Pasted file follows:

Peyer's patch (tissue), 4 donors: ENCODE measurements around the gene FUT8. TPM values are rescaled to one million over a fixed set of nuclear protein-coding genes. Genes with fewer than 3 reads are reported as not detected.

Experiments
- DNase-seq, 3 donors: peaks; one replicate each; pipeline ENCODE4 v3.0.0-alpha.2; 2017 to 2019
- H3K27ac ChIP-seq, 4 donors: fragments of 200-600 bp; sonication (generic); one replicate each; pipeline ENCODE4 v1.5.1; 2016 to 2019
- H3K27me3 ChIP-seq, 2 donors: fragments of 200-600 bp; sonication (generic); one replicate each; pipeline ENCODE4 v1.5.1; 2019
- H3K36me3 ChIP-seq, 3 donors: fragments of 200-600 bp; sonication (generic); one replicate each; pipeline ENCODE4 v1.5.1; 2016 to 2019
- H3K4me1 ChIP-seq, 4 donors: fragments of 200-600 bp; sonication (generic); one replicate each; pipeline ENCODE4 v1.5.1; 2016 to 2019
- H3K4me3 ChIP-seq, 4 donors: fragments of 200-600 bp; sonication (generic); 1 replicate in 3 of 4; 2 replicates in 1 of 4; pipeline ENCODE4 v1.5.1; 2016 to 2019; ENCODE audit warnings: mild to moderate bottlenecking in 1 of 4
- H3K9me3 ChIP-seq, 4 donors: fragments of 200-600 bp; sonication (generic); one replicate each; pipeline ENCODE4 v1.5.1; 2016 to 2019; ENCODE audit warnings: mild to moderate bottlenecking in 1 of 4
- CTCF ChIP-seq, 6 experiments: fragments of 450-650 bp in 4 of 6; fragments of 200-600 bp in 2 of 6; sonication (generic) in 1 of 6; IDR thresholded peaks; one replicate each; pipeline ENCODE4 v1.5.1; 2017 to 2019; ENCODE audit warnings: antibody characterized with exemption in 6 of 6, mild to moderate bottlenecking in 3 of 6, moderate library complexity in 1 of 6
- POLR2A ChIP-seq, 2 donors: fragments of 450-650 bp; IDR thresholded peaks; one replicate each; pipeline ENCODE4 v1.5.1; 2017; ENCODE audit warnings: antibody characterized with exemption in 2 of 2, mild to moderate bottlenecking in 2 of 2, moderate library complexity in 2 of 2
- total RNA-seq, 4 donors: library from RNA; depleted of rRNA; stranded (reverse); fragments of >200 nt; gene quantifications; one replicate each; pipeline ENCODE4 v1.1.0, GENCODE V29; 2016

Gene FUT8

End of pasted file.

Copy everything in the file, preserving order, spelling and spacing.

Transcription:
Peyer's patch (tissue), 4 donors: ENCODE measurements around the gene FUT8. TPM values are rescaled to one million over a fixed set of nuclear protein-coding genes. Genes with fewer than 3 reads are reported as not detected.

Experiments
- DNase-seq, 3 donors: peaks; one replicate each; pipeline ENCODE4 v3.0.0-alpha.2; 2017 to 2019
- H3K27ac ChIP-seq, 4 donors: fragments of 200-600 bp; sonication (generic); one replicate each; pipeline ENCODE4 v1.5.1; 2016 to 2019
- H3K27me3 ChIP-seq, 2 donors: fragments of 200-600 bp; sonication (generic); one replicate each; pipeline ENCODE4 v1.5.1; 2019
- H3K36me3 ChIP-seq, 3 donors: fragments of 200-600 bp; sonication (generic); one replicate each; pipeline ENCODE4 v1.5.1; 2016 to 2019
- H3K4me1 ChIP-seq, 4 donors: fragments of 200-600 bp; sonication (generic); one replicate each; pipeline ENCODE4 v1.5.1; 2016 to 2019
- H3K4me3 ChIP-seq, 4 donors: fragments of 200-600 bp; sonication (generic); 1 replicate in 3 of 4; 2 replicates in 1 of 4; pipeline ENCODE4 v1.5.1; 2016 to 2019; ENCODE audit warnings: mild to moderate bottlenecking in 1 of 4
- H3K9me3 ChIP-seq, 4 donors: fragments of 200-600 bp; sonication (generic); one replicate each; pipeline ENCODE4 v1.5.1; 2016 to 2019; ENCODE audit warnings: mild to moderate bottlenecking in 1 of 4
- CTCF ChIP-seq, 6 experiments: fragments of 450-650 bp in 4 of 6; fragments of 200-600 bp in 2 of 6; sonication (generic) in 1 of 6; IDR thresholded peaks; one replicate each; pipeline ENCODE4 v1.5.1; 2017 to 2019; ENCODE audit warnings: antibody characterized with exemption in 6 of 6, mild to moderate bottlenecking in 3 of 6, moderate library complexity in 1 of 6
- POLR2A ChIP-seq, 2 donors: fragments of 450-650 bp; IDR thresholded peaks; one replicate each; pipeline ENCODE4 v1.5.1; 2017; ENCODE audit warnings: antibody characterized with exemption in 2 of 2, mild to moderate bottlenecking in 2 of 2, moderate library complexity in 2 of 2
- total RNA-seq, 4 donors: library from RNA; depleted of rRNA; stranded (reverse); fragments of >200 nt; gene quantifications; one replicate each; pipeline ENCODE4 v1.1.0, GENCODE V29; 2016

Gene FUT8